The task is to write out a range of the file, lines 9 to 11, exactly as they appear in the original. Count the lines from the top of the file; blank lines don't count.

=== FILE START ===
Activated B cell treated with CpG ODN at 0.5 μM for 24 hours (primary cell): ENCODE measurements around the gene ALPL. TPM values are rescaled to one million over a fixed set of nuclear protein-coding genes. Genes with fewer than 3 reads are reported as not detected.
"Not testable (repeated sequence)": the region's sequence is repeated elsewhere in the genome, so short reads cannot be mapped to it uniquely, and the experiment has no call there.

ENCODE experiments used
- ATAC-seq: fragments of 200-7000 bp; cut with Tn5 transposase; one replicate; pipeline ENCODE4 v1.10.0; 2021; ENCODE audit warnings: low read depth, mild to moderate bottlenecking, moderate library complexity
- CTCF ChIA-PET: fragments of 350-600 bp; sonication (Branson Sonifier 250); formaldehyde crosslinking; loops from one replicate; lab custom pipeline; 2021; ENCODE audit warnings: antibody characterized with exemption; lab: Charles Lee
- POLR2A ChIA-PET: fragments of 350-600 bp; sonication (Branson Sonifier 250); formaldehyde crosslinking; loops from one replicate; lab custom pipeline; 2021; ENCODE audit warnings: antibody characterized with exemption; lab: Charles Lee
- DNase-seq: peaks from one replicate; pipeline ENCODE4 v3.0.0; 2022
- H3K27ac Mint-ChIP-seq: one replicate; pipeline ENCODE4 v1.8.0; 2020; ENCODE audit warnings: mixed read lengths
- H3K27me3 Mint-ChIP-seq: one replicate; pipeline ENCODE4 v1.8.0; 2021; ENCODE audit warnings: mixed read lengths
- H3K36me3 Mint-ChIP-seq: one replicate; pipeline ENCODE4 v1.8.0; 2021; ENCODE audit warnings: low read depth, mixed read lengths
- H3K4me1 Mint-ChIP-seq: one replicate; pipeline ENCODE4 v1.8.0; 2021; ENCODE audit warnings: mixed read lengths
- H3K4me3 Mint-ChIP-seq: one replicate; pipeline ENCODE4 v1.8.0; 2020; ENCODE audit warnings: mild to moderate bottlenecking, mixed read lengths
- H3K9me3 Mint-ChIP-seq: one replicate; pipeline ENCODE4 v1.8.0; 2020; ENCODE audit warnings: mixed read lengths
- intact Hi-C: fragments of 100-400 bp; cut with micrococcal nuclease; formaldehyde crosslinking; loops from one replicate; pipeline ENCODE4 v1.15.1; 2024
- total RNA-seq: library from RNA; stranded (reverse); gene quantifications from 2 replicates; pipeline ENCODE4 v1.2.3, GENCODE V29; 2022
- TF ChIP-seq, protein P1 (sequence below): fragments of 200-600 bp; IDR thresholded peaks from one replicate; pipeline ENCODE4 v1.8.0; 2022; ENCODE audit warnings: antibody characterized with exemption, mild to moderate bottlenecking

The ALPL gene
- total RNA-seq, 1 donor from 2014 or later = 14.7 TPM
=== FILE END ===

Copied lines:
- H3K27me3 Mint-ChIP-seq: one replicate; pipeline ENCODE4 v1.8.0; 2021; ENCODE audit warnings: mixed read lengths
- H3K36me3 Mint-ChIP-seq: one replicate; pipeline ENCODE4 v1.8.0; 2021; ENCODE audit warnings: low read depth, mixed read lengths
- H3K4me1 Mint-ChIP-seq: one replicate; pipeline ENCODE4 v1.8.0; 2021; ENCODE audit warnings: mixed read lengths